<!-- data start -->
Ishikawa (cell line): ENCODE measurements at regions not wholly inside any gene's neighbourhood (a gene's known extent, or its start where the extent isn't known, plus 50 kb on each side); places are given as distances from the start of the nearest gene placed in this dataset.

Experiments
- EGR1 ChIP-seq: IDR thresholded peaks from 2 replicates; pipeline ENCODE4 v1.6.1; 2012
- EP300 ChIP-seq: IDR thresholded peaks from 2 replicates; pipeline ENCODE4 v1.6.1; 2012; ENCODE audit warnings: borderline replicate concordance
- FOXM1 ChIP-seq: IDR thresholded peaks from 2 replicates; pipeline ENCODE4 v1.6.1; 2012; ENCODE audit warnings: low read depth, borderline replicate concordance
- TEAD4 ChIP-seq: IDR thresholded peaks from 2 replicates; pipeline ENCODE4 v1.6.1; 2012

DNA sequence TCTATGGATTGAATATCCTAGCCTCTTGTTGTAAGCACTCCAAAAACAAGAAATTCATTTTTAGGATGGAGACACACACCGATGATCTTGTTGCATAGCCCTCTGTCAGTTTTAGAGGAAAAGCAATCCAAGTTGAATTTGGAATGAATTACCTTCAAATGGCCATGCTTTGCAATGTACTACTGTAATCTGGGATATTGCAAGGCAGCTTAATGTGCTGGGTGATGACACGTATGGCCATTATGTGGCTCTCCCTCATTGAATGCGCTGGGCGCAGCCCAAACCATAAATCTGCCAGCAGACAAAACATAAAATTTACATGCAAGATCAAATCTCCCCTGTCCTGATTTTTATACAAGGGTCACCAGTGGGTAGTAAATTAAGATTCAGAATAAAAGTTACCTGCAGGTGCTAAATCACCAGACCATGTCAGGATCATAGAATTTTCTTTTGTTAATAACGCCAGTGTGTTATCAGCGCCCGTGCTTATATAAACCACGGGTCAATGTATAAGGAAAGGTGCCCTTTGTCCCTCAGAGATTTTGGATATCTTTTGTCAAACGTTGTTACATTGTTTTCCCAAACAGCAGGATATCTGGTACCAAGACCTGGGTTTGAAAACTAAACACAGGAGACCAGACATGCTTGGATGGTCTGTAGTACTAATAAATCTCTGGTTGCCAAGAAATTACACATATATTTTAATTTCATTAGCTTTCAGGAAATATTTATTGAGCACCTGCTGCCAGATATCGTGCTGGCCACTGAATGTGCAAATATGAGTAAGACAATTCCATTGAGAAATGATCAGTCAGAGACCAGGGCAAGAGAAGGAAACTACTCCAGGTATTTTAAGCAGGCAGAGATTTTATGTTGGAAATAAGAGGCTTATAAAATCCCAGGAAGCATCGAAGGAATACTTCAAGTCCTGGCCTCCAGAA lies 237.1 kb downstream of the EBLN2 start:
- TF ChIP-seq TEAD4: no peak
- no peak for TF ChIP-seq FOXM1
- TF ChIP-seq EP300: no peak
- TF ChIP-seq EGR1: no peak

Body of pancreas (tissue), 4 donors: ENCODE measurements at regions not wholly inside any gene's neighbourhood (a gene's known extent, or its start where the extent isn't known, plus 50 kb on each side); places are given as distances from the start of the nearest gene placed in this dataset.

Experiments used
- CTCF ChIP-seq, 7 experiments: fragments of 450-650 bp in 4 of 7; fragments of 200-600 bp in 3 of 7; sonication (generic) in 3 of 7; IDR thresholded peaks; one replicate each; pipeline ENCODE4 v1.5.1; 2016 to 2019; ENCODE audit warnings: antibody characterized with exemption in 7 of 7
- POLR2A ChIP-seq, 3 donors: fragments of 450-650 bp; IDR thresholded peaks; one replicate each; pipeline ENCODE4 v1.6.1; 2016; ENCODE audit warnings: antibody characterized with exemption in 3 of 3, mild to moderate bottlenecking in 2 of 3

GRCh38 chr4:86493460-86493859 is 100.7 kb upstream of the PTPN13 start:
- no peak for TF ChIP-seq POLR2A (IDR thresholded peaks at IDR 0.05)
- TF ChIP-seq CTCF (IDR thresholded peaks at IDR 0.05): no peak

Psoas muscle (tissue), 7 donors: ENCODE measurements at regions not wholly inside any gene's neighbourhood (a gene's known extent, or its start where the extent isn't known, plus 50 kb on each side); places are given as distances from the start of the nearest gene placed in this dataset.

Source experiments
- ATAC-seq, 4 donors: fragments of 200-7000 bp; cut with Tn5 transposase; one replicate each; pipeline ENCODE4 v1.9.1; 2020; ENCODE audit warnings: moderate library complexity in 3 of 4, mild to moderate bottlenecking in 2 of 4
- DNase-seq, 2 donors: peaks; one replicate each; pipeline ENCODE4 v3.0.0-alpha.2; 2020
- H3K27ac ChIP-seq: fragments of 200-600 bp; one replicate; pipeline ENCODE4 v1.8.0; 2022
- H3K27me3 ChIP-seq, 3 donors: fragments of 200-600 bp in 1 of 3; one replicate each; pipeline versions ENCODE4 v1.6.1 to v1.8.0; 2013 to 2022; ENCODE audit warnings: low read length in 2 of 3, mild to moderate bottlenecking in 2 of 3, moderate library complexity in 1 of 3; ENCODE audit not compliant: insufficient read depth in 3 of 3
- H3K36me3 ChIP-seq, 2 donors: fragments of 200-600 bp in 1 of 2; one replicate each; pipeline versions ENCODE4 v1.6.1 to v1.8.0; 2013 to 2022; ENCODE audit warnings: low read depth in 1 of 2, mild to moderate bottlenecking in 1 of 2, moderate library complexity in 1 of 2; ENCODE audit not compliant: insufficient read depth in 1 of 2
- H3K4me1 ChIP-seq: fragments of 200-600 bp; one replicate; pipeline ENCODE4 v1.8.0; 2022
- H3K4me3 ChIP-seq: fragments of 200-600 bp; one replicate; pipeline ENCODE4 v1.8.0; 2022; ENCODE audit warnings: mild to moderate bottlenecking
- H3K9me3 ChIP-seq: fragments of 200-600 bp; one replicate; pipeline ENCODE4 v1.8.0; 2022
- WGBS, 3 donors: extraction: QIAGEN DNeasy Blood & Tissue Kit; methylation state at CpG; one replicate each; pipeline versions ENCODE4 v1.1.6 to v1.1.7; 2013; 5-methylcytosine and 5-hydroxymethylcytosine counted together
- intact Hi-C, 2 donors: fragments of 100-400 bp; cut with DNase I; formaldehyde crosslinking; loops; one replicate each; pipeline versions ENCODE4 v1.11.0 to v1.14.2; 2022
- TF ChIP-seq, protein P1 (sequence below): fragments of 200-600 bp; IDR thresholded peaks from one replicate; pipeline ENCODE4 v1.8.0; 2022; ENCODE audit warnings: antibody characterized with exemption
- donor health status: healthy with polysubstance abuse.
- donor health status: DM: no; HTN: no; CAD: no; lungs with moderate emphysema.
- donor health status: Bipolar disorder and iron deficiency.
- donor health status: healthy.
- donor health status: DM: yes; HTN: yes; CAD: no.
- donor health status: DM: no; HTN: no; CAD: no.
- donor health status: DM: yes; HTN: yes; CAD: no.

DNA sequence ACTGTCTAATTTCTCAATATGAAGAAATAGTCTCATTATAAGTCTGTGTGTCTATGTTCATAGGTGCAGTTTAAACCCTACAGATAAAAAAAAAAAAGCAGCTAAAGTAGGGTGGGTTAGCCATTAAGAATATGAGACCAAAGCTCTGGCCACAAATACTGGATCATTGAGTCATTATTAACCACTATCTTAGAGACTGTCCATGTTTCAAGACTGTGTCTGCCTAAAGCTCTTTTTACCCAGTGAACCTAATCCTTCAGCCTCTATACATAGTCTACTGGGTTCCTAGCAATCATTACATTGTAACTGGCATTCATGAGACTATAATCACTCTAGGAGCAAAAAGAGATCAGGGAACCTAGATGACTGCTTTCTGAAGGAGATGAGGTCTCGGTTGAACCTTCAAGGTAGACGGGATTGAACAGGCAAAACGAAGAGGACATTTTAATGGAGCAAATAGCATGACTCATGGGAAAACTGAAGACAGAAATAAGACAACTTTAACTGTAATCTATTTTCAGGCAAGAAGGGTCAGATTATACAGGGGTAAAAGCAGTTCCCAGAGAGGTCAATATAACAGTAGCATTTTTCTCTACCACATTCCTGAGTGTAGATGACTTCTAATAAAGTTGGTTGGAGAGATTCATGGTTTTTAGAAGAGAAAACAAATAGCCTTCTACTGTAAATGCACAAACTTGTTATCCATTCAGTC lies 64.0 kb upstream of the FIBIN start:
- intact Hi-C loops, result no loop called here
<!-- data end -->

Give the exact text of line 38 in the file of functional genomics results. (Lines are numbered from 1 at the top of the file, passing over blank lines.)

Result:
- donor health status: DM: yes; HTN: yes; CAD: no.